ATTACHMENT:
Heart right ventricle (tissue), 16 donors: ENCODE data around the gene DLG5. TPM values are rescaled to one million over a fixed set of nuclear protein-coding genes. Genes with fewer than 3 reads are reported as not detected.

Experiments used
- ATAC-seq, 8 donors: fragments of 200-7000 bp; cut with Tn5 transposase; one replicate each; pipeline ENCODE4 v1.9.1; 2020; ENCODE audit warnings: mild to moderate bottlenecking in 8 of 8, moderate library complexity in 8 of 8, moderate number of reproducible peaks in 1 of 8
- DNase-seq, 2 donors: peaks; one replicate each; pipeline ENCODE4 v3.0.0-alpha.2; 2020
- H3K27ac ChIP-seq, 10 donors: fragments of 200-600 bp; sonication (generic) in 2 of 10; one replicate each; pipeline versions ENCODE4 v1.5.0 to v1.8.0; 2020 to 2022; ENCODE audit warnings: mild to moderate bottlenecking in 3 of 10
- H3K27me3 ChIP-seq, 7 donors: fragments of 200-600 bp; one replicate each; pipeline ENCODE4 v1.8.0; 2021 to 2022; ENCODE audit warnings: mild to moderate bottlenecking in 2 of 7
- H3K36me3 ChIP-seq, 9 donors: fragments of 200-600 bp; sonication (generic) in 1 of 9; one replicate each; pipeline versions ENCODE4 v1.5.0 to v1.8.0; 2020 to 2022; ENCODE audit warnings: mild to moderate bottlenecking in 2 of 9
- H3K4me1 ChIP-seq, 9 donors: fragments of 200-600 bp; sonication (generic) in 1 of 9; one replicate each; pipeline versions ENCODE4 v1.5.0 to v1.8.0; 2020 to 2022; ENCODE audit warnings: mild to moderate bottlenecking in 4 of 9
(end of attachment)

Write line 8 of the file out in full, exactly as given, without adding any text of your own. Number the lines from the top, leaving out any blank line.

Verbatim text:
- H3K4me1 ChIP-seq, 9 donors: fragments of 200-600 bp; sonication (generic) in 1 of 9; one replicate each; pipeline versions ENCODE4 v1.5.0 to v1.8.0; 2020 to 2022; ENCODE audit warnings: mild to moderate bottlenecking in 4 of 9